Sunday, May 31, 2009

Keith Berry - The Ear That Was Sold to a Fish (Crouton, 2005)

The Ear That Was Sold... is one of a handful of texturally intricate releases that British sound artist Keith Berry has issued either of his own name or as Brown Bunny. Delicate and deliberate in pace and seemingly low on events, the nine pieces here unravel in much the same way as stray notions do when one is on the brink of sleep. The body of each piece here is filled by a drifting drone mass underneath which a gentle rustle of incidental events occurs. Each of the nine is constructed with a rare level of patience and concentration, resulting in a rather subtle but interconnected whole. The disc was issued in a small box containing several blue flower petals, revealing a refreshing fragrance upon its opening.

The Ear That Was Sold to a Fish

Thursday, May 14, 2009

Hands To - Nahza (Manifold, 1996)

Hands To was an early project of Jeph Jerman, occurring roughly alongside his participation in City of Worms. At its most embryonic state, the recordings were sampler and tape based, though as Jerman's interest in the acoustic interactions of objects manifested itself, so too did Hands To drift in that direction. Nahza came during that latter stage, built from a string of recordings made in various environments where man-made objects interact with one another at the hands of Jerman. Though the actual objects used remain unidentified, the sounds seem to be the result of friction and striking and tend to convey sources of metal and stone. The recordings were made with a significant gain level, allowing the sonorous nature of the environment in which they were made become a part of the listening experience.


Friday, May 8, 2009

Philip Corner - Playing with the Elements (Edition Lebeer-Hossmann, 1985)

Something slightly out of character here from Philip Corner, whose non-instrumental works tend more often toward explorations of metal objects, these find Corner either in nature boy mode or in the lab/kitchen. The first was recorded by Bill Fontana, with whom Corner has frequently collaborated, and features an upclose rendering of several rocks being rubbed together along with Corner's breath as he guides the rocks along. Certain works from Akio Suzuki comes to mind, as well as more recent interests by Jeph Jerman among others. The two recordings that follow deal with applying heat to objects. The first captures boiling water, with the proximity of the microphone creating a rather immersive sound environment that steadies as a rolling boil is reached. The final is of the heating of stone to make terra cotta and is far more gentle a listen. Corner issued these recordings in a decorative box that also featured a small cloth bag containing several stones, a card insert, and the scores to these works.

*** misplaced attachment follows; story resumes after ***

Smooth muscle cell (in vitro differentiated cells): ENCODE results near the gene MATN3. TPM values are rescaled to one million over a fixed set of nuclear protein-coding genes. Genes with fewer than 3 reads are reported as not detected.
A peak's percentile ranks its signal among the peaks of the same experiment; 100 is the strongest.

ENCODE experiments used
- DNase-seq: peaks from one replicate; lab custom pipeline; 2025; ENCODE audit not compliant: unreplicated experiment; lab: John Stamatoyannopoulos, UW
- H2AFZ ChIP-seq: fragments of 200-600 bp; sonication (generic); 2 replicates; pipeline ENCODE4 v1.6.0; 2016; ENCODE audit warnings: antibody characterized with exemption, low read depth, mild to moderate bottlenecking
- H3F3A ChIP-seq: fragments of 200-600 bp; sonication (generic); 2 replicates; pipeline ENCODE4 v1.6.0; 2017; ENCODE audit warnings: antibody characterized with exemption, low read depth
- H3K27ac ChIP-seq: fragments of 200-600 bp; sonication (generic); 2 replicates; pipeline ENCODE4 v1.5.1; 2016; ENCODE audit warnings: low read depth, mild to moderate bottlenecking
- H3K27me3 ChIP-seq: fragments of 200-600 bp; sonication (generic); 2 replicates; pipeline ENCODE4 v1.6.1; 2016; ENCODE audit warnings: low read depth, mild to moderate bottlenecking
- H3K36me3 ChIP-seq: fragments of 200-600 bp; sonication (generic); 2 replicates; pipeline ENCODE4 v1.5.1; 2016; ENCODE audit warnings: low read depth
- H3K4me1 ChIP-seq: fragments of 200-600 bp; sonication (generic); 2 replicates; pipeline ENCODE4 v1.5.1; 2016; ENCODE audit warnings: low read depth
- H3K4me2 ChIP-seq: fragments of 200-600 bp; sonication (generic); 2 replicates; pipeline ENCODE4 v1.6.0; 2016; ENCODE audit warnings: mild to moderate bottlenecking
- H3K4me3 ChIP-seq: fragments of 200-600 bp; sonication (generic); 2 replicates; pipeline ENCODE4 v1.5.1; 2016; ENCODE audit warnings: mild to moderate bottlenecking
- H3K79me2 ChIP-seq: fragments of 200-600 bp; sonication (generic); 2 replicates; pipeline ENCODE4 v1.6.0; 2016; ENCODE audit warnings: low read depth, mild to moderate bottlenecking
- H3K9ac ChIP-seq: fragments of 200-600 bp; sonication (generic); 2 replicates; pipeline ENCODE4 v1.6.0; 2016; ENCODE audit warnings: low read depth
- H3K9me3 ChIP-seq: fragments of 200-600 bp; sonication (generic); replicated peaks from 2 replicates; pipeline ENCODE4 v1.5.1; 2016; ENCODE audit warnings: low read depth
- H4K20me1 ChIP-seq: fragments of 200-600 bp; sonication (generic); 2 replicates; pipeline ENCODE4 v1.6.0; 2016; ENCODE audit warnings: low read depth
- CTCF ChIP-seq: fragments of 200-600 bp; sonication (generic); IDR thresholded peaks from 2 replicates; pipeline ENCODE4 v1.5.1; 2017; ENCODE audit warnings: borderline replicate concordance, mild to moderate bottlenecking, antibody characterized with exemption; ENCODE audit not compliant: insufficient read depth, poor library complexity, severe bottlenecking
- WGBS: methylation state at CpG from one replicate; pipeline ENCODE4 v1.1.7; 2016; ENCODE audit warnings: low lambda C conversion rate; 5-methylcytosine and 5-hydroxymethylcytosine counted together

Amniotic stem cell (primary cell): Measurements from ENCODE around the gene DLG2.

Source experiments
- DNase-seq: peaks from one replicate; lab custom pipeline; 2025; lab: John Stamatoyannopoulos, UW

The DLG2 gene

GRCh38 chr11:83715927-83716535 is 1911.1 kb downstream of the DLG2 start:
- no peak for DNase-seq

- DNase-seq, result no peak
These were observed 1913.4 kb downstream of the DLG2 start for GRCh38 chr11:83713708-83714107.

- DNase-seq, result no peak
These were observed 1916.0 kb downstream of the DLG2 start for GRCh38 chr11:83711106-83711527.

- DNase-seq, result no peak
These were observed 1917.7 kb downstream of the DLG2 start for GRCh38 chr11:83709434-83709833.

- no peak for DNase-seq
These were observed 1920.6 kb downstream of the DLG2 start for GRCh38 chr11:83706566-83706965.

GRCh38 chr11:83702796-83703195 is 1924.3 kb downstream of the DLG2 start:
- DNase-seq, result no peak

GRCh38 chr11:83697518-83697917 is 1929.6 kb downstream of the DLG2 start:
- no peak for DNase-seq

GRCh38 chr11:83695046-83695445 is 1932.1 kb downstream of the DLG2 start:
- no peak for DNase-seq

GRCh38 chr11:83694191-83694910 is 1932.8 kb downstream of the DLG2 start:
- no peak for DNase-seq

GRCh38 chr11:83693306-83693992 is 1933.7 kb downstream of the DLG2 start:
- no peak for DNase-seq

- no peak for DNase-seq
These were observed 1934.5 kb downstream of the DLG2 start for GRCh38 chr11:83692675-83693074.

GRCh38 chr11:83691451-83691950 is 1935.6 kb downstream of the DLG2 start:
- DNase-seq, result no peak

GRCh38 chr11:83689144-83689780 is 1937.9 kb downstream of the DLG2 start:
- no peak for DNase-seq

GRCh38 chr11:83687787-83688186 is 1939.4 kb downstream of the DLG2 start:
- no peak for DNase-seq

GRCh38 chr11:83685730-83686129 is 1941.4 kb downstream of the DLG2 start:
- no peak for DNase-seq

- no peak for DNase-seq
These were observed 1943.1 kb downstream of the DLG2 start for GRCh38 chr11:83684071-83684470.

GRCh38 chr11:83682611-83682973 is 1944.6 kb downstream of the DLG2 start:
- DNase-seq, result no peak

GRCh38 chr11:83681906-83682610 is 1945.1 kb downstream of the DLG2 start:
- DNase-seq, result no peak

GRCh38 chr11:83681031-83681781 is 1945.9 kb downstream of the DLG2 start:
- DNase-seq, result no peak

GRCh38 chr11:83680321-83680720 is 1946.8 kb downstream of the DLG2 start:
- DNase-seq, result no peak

Playing with the Elements

Monday, May 4, 2009

Bill Fontana - Australian Sound Sculptures (Edition Block, 1988)

Another document of the always innovative Bill Fontana, here presenting in reverse chronological order two works from his formative recording experiences in Australia. The first is an installment in his Acoustical Views series of pieces, similar in many ways to Landscape Sculpture with Fog Horns in its pooling of eight locations into one. Inherent to these works is a notion that consistently appears in Fontana's work, that of "hearing as far as you can see." The second piece, recorded in 1976, marked the point when Fontana's interests shifted toward this eight channel aural perspective. These recordings of Kirribilli Wharf in Sydney are built with eight microphones inserted into cylindrical holes in the whart, producing percussive sounds as the waves close the openings. Fontana then replayed this recordings in various settings around Sydney, several years later playing them as part of an exhibition at the Whitney.

Australian Sound Sculptures